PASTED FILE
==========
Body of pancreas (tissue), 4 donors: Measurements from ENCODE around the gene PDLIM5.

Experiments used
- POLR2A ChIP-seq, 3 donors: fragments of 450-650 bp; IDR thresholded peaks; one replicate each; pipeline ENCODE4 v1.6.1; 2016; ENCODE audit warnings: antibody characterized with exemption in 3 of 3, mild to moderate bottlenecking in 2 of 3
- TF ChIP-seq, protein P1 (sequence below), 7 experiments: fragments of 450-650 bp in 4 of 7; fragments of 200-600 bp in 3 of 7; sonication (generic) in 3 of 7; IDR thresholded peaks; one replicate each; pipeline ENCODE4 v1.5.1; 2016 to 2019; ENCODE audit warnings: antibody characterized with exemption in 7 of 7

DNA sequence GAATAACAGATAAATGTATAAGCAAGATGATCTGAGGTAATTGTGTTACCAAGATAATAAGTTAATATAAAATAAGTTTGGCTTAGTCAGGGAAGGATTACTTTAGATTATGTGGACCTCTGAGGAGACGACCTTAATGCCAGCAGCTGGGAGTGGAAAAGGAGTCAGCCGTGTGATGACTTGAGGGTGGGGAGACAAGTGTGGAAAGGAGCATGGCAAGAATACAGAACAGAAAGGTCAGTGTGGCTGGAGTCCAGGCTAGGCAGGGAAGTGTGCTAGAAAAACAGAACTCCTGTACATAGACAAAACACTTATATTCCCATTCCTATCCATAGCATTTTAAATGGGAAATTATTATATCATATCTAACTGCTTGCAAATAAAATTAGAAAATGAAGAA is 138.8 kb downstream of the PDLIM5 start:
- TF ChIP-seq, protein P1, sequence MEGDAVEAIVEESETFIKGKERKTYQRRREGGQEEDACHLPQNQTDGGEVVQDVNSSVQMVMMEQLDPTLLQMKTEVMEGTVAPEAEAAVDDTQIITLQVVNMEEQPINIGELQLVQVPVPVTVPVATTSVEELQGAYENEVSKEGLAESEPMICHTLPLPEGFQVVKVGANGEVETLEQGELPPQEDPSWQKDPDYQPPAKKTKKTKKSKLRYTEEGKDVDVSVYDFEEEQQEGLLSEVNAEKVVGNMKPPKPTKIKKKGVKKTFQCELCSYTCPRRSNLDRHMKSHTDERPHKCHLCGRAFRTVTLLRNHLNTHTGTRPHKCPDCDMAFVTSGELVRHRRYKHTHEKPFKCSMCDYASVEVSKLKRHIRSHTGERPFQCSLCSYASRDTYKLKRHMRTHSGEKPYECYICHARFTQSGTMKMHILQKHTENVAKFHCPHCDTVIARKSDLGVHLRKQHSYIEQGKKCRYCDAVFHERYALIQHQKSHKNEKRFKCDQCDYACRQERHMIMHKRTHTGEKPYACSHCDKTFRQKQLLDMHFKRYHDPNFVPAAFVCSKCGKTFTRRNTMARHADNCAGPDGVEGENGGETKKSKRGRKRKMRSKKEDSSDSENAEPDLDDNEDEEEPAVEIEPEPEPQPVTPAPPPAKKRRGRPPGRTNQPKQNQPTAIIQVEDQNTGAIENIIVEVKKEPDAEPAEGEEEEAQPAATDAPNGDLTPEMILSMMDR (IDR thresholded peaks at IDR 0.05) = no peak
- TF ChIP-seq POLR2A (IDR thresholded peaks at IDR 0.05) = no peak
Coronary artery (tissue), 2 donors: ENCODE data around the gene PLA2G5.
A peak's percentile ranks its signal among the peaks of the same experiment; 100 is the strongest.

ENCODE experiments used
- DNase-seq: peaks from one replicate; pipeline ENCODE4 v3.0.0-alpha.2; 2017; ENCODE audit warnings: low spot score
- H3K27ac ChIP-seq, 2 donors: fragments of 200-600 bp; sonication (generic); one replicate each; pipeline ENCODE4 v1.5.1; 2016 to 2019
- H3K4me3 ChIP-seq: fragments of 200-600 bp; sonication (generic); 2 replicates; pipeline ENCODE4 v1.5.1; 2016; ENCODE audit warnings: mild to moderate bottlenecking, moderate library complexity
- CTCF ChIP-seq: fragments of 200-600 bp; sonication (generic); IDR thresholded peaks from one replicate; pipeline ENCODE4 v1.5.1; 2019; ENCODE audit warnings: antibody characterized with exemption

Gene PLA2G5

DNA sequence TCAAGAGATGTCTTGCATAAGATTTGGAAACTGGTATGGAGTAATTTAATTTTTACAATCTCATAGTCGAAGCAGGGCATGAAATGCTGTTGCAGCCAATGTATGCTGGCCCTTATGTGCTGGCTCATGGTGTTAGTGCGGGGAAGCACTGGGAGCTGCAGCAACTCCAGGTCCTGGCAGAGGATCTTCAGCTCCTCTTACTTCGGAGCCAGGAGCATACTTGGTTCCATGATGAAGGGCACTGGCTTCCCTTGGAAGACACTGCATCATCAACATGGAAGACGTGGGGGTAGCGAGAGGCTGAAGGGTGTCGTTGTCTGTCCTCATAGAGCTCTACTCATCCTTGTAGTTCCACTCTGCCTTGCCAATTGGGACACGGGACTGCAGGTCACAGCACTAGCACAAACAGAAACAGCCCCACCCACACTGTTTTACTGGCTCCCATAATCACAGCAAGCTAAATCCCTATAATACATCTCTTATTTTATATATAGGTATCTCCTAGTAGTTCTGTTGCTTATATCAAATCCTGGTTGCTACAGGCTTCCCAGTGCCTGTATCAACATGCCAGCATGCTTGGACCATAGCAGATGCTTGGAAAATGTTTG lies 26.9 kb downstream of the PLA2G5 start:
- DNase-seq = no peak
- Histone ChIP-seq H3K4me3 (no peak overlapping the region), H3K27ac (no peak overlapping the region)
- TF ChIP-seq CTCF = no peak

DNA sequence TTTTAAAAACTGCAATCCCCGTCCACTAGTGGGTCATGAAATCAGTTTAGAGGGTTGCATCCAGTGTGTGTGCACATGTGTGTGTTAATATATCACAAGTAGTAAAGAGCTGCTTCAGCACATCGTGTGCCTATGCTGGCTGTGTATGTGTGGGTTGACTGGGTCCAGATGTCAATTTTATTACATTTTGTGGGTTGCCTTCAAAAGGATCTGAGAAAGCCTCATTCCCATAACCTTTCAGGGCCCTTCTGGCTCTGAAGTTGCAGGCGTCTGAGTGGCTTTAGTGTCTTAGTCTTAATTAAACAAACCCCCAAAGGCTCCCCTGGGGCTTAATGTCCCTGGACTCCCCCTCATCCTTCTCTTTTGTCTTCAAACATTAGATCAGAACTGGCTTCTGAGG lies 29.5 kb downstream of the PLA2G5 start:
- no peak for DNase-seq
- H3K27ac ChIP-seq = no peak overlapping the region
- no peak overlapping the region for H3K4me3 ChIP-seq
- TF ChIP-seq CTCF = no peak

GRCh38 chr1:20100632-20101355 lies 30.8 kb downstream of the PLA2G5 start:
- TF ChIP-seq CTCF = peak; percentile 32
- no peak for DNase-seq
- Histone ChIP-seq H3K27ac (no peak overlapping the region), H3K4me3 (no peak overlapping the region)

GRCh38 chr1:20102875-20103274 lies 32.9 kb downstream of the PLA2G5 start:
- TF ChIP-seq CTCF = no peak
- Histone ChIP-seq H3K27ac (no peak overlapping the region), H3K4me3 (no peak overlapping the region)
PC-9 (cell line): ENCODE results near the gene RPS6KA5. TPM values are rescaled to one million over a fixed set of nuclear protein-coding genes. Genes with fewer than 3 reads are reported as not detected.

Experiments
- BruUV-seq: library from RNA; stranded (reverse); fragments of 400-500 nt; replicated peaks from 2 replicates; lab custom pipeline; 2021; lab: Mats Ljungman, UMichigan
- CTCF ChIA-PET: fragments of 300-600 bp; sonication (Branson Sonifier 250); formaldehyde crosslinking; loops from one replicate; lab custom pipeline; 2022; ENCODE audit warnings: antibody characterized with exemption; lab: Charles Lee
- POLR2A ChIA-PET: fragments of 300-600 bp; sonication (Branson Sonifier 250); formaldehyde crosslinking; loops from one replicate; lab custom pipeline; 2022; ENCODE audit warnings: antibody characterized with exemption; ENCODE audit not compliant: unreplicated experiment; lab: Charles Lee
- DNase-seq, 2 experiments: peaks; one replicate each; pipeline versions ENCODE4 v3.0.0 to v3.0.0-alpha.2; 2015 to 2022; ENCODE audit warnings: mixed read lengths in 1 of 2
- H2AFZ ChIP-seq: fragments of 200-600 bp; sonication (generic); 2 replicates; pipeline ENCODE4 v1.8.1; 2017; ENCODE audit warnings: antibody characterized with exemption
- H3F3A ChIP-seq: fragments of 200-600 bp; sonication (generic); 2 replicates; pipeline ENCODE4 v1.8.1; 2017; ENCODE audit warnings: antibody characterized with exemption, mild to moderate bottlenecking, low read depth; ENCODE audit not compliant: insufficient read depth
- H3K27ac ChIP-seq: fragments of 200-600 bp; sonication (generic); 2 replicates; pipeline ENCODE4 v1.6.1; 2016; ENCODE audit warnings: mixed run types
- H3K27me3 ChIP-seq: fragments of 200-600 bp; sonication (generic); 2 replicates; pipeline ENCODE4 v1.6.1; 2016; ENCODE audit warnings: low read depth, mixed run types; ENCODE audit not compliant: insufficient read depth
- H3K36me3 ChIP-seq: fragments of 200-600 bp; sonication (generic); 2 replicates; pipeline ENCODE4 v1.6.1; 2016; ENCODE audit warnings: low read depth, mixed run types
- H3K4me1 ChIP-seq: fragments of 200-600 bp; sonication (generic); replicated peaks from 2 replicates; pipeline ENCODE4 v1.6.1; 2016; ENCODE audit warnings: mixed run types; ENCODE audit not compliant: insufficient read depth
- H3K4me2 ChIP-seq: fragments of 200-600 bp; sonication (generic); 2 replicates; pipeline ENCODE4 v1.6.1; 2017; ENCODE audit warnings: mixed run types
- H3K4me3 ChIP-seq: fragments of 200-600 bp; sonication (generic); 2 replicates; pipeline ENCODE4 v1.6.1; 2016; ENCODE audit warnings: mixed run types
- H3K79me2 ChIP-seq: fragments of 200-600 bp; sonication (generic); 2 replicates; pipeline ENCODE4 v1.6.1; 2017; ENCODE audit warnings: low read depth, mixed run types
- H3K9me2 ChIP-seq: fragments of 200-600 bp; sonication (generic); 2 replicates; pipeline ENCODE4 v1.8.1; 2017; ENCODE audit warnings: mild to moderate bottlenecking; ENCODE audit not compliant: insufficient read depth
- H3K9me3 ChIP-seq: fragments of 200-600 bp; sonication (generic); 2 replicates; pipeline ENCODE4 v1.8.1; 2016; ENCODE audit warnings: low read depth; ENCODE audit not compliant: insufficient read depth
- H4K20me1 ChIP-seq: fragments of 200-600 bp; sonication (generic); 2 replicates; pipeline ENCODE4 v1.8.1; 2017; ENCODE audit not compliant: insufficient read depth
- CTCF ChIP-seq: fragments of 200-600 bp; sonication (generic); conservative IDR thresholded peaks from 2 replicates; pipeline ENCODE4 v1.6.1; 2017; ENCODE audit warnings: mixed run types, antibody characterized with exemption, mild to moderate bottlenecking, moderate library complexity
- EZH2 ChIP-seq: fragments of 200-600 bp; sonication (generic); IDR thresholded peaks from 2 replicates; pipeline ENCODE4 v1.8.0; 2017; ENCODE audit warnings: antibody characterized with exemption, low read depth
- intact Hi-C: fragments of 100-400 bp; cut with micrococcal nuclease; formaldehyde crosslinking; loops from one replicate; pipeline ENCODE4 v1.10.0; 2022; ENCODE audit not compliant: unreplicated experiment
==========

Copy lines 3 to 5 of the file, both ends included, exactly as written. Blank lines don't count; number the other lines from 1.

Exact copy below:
- POLR2A ChIP-seq, 3 donors: fragments of 450-650 bp; IDR thresholded peaks; one replicate each; pipeline ENCODE4 v1.6.1; 2016; ENCODE audit warnings: antibody characterized with exemption in 3 of 3, mild to moderate bottlenecking in 2 of 3
- TF ChIP-seq, protein P1 (sequence below), 7 experiments: fragments of 450-650 bp in 4 of 7; fragments of 200-600 bp in 3 of 7; sonication (generic) in 3 of 7; IDR thresholded peaks; one replicate each; pipeline ENCODE4 v1.5.1; 2016 to 2019; ENCODE audit warnings: antibody characterized with exemption in 7 of 7

DNA sequence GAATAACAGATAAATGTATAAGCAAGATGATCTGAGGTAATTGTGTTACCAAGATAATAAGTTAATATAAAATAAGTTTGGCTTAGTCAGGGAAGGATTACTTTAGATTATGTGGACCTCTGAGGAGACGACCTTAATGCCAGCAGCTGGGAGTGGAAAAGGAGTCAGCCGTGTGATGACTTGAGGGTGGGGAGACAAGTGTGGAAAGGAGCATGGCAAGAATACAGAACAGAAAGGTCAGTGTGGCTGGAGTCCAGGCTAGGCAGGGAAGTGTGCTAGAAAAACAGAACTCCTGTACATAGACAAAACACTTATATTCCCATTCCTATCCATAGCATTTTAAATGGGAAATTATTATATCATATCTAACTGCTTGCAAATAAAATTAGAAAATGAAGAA is 138.8 kb downstream of the PDLIM5 start: